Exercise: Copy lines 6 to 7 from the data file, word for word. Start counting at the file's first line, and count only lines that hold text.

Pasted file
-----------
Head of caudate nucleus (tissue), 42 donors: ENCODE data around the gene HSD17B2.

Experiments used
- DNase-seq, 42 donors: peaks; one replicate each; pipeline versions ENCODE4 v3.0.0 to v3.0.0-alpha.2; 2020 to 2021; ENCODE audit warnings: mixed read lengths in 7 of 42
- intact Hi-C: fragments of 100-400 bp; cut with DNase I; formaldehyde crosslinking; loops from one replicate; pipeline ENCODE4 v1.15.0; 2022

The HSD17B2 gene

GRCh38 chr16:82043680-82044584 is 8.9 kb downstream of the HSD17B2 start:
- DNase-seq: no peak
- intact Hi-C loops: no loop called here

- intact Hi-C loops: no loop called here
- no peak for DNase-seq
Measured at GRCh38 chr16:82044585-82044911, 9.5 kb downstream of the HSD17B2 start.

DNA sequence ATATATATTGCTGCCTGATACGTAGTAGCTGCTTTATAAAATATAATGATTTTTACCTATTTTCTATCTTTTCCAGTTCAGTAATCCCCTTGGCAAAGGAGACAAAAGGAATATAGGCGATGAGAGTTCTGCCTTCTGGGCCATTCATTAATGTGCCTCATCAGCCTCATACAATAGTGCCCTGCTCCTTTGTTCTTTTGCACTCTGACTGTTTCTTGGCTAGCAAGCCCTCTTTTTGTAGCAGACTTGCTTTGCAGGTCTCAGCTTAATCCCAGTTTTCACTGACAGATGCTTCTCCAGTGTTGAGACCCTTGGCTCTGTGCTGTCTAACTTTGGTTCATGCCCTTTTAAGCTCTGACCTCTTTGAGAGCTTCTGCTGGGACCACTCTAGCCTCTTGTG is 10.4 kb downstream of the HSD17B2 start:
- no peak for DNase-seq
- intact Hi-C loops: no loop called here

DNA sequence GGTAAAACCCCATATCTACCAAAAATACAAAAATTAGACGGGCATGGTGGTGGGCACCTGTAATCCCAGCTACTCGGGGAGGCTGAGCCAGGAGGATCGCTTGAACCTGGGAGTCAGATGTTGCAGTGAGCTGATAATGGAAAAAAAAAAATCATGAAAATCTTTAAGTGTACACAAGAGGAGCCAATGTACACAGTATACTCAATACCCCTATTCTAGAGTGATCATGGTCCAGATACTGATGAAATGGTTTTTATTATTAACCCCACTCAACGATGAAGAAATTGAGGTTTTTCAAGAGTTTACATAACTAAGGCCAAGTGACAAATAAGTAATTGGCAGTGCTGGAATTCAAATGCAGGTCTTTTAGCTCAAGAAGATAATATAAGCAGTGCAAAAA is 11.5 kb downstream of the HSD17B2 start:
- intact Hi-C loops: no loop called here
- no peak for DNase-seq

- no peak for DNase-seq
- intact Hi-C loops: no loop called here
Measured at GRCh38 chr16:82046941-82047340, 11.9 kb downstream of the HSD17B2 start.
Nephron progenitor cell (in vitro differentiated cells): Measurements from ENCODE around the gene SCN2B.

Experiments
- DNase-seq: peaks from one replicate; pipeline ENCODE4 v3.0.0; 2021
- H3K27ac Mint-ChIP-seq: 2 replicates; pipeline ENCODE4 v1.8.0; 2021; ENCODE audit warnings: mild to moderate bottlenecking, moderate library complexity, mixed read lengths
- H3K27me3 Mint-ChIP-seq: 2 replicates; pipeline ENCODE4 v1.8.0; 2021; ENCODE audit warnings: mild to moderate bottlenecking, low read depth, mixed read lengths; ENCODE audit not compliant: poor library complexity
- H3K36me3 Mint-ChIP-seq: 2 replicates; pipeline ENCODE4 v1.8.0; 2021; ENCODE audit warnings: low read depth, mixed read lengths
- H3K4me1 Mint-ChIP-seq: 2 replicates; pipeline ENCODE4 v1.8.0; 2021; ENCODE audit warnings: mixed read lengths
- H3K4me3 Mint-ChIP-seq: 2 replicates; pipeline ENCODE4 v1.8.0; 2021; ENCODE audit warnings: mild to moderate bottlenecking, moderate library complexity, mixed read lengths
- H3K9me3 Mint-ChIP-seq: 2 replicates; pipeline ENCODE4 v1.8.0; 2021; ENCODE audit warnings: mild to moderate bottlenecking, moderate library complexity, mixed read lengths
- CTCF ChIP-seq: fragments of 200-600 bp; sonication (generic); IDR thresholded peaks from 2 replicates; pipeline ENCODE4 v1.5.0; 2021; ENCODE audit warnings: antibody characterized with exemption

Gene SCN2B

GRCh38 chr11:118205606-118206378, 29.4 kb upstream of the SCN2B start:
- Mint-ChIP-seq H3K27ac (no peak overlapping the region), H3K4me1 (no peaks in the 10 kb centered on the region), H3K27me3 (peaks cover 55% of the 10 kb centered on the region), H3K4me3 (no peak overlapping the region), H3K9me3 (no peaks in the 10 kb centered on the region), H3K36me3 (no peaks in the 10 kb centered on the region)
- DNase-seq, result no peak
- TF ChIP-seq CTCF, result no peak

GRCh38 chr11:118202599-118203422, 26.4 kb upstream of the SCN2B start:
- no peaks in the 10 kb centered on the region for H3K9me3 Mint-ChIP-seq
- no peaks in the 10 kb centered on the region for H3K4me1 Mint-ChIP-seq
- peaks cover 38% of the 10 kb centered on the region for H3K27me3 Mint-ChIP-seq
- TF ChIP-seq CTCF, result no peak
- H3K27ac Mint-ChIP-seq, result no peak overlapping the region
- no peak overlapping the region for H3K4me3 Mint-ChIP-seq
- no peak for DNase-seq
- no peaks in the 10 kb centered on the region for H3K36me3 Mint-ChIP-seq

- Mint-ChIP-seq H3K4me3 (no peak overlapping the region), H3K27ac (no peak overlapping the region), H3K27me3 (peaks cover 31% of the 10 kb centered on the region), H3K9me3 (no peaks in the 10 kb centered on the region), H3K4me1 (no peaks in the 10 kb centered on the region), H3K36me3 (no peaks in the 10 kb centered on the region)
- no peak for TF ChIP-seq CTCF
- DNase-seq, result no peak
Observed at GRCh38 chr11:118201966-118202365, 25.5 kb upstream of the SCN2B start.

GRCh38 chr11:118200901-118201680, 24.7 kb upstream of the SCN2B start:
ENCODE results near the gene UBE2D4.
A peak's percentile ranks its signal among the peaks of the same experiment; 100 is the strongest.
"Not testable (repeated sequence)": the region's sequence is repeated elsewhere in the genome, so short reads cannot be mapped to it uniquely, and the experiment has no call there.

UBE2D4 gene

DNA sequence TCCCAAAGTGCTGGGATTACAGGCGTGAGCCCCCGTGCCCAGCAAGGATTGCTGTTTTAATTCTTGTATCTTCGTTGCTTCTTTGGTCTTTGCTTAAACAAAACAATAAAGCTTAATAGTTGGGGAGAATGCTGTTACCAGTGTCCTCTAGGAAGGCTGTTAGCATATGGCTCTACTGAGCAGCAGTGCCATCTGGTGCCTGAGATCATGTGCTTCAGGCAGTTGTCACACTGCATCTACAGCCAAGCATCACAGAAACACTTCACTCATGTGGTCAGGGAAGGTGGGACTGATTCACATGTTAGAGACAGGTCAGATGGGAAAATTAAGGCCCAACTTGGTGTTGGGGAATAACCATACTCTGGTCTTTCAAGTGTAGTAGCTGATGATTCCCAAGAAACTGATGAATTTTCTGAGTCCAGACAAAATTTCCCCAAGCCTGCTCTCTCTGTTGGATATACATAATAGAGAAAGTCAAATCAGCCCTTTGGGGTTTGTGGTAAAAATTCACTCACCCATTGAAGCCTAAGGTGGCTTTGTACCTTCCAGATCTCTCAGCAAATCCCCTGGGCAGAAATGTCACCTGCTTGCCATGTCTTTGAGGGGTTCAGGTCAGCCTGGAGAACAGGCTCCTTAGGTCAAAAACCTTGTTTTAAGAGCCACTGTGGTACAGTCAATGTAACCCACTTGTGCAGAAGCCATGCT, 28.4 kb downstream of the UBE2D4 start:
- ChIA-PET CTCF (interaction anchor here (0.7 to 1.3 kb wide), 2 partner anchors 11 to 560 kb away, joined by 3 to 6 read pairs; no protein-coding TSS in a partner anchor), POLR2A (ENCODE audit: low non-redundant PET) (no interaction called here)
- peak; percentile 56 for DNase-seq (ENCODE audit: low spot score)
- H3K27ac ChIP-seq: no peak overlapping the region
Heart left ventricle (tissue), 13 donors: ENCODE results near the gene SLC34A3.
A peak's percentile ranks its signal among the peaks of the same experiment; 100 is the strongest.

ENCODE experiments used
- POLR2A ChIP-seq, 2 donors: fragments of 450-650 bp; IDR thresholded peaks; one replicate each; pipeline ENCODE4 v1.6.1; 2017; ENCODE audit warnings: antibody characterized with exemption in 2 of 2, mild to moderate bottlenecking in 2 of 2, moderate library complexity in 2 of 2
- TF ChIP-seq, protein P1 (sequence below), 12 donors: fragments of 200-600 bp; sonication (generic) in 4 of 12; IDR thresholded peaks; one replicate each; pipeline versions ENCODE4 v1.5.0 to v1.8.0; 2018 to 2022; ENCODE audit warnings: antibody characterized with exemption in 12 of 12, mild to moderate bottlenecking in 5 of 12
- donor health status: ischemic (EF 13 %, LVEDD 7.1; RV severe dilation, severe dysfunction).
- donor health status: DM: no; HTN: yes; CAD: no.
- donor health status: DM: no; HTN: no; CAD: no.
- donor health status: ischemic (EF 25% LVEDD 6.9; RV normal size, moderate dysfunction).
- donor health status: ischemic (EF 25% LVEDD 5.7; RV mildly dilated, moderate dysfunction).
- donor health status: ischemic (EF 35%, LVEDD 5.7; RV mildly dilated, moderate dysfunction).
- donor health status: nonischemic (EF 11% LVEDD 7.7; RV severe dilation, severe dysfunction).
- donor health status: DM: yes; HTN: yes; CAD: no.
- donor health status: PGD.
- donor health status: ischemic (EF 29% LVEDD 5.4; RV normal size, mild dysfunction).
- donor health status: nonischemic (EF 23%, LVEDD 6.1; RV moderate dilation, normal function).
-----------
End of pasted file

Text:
GRCh38 chr16:82043680-82044584 is 8.9 kb downstream of the HSD17B2 start:
- DNase-seq: no peak